135 New Correctional Officers Graduate
Hires Will Support Transformation, Help Ensure Staff and Inmate Safety
Ontario continues to invest in staffing to ensure that provincial correctional facilities have the personnel they need to deliver rehabilitative programming and ensure staff and inmate safety.
Last Friday, an additional 135 correctional officers graduated from the Ontario Correctional Services College. These new graduates have successfully completed a rigorous assessment and eight-week training program, which includes mental health training and inmate management techniques.
Officers will be working in 18 of the province's 26 adult correctional facilities and are part of the 2,000 correctional officers Ontario has committed to hiring over the next three years. To date, 678 of those correctional officers have been hired.
Hiring additional correctional officers and investing in training is a key part of the government's transformation of Ontario's correctional system to build safer communities.
- The new correctional officers will be deployed to: Algoma Treatment and Remand Centre, Brockville Jail/ St. Lawrence Valley Treatment Centre, Central East Correctional Centre, Central North Correctional Centre, Elgin-Middlesex Detention Centre, Fort Francis Jail, Hamilton-Wentworth Detention Centre, Maplehurst Correctional Complex, Niagara Detention Centre, North Bay Jail, Ottawa-Carleton Detention Centre, Sarnia Jail, Sudbury Jail, Thunder Bay Correctional Centre, Thunder Bay Jail, Toronto East Detention Centre, Toronto South Detention Centre, Vanier Centre for Women.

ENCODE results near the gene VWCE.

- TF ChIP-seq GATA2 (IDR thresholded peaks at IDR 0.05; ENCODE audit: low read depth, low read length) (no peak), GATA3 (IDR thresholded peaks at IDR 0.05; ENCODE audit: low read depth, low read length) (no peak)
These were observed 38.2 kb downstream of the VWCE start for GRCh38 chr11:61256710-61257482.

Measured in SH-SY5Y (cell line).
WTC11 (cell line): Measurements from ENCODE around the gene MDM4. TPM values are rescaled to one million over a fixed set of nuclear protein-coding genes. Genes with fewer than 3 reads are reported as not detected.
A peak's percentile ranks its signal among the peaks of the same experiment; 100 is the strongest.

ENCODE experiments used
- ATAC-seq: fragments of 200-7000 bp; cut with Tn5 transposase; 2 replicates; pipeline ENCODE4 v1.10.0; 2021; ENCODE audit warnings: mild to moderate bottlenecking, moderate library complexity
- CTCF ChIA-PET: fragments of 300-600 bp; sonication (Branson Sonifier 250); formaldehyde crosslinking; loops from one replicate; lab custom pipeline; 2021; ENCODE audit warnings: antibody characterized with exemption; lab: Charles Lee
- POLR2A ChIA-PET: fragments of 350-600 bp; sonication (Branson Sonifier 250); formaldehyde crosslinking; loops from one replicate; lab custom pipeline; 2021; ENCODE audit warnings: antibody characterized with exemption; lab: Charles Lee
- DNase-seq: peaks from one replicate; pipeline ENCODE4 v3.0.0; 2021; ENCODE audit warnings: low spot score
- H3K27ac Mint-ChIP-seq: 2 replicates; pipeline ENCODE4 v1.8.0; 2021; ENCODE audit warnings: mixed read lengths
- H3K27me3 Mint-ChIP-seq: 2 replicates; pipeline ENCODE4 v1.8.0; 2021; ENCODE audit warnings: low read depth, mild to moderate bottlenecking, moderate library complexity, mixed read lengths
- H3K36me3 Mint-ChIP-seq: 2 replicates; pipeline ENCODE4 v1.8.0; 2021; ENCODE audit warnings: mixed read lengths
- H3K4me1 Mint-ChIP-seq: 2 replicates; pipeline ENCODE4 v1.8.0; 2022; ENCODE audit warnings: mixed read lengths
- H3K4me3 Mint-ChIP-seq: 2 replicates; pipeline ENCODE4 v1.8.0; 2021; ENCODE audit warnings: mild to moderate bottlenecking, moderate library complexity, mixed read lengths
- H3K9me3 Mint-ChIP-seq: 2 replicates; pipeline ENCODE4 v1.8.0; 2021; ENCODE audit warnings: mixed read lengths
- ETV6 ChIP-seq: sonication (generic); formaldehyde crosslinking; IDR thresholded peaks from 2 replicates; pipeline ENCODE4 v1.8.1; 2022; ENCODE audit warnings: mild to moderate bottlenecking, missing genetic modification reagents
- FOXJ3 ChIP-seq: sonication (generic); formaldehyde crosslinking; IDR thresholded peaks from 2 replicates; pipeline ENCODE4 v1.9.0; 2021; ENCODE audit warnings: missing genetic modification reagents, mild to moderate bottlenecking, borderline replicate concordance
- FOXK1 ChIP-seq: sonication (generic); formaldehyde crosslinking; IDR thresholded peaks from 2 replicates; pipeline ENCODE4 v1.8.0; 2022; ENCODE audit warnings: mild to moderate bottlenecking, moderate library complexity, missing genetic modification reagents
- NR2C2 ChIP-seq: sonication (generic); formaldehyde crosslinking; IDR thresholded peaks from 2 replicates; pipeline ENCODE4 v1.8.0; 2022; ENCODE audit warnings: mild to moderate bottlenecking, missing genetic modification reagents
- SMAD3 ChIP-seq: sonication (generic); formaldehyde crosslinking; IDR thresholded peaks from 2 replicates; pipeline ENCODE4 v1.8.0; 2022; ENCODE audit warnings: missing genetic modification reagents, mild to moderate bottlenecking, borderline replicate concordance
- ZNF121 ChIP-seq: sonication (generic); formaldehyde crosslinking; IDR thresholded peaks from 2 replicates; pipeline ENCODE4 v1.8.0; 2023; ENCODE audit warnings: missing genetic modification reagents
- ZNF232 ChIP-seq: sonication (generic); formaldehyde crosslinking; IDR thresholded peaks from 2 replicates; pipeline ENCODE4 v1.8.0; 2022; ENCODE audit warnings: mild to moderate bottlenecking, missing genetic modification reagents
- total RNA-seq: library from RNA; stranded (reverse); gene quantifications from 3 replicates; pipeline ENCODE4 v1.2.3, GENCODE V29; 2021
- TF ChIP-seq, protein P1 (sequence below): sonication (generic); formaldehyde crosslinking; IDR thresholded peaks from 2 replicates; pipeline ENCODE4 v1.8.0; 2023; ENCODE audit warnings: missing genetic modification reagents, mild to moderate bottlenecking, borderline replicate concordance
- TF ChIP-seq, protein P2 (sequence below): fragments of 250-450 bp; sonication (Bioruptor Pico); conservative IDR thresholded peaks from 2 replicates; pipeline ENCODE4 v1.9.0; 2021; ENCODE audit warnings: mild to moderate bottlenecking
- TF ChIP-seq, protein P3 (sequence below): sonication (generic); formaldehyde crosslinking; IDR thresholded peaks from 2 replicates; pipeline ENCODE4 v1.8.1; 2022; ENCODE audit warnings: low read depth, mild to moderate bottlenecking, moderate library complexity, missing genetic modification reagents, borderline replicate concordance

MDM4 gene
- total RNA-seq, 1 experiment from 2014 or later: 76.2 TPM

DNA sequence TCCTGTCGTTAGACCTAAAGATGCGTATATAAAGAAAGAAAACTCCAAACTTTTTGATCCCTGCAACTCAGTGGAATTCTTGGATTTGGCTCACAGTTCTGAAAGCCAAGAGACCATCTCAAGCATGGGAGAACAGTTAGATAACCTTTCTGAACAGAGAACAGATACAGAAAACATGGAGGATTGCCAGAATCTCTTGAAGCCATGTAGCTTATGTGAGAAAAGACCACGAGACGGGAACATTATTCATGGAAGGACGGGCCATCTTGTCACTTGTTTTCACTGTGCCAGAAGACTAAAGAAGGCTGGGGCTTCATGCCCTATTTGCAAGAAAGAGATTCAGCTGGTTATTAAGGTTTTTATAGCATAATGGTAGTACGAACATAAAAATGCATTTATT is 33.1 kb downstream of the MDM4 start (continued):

- The Correctional Officer Training and Assessment is an eight-week program that all correctional officers are required to complete before being deployed.
- Another 192 new correctional officer recruits are scheduled to begin training in October, 2016.
- Ontario recently announced the opening of a new 122-bed regional intermittent centre at the Elgin-Middlesex Detention Centre in London, Ontario.
- The province is installing advanced technology full-body scanners in all 26 adult provincial correctional facilities over two years to further improve staff and inmate safety, reduce contraband and enhance security.
“I would like to congratulate our province’s newest correctional officers and thank them for choosing a career dedicated to public service and keeping our communities safe. Our government’s commitment to enhancing staffing levels is an important part of the transformation of Ontario’s correctional services, so we can effectively deliver the programs and supports necessary to successfully integrate offenders back into the community.”